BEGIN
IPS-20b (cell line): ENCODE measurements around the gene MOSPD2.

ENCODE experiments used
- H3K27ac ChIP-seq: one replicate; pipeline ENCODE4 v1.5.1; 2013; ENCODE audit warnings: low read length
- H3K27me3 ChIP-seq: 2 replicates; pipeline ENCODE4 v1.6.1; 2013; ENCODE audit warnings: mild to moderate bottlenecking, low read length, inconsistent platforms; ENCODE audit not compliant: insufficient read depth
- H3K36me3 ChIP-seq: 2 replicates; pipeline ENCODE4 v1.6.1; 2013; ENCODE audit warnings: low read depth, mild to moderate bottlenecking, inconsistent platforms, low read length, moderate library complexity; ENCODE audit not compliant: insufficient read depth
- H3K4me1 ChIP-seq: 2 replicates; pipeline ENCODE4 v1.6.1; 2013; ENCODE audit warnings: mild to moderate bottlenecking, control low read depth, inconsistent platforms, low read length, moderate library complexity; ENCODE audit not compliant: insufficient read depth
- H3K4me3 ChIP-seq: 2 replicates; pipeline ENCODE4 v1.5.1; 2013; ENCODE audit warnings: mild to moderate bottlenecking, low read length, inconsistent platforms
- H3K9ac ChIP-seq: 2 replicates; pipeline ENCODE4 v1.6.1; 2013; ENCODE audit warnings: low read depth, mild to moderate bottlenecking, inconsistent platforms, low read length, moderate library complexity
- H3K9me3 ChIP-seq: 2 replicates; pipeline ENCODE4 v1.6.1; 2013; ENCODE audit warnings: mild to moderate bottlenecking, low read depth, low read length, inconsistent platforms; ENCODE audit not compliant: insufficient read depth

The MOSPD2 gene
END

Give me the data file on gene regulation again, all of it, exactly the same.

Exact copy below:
IPS-20b (cell line): ENCODE measurements around the gene MOSPD2.

ENCODE experiments used
- H3K27ac ChIP-seq: one replicate; pipeline ENCODE4 v1.5.1; 2013; ENCODE audit warnings: low read length
- H3K27me3 ChIP-seq: 2 replicates; pipeline ENCODE4 v1.6.1; 2013; ENCODE audit warnings: mild to moderate bottlenecking, low read length, inconsistent platforms; ENCODE audit not compliant: insufficient read depth
- H3K36me3 ChIP-seq: 2 replicates; pipeline ENCODE4 v1.6.1; 2013; ENCODE audit warnings: low read depth, mild to moderate bottlenecking, inconsistent platforms, low read length, moderate library complexity; ENCODE audit not compliant: insufficient read depth
- H3K4me1 ChIP-seq: 2 replicates; pipeline ENCODE4 v1.6.1; 2013; ENCODE audit warnings: mild to moderate bottlenecking, control low read depth, inconsistent platforms, low read length, moderate library complexity; ENCODE audit not compliant: insufficient read depth
- H3K4me3 ChIP-seq: 2 replicates; pipeline ENCODE4 v1.5.1; 2013; ENCODE audit warnings: mild to moderate bottlenecking, low read length, inconsistent platforms
- H3K9ac ChIP-seq: 2 replicates; pipeline ENCODE4 v1.6.1; 2013; ENCODE audit warnings: low read depth, mild to moderate bottlenecking, inconsistent platforms, low read length, moderate library complexity
- H3K9me3 ChIP-seq: 2 replicates; pipeline ENCODE4 v1.6.1; 2013; ENCODE audit warnings: mild to moderate bottlenecking, low read depth, low read length, inconsistent platforms; ENCODE audit not compliant: insufficient read depth

The MOSPD2 gene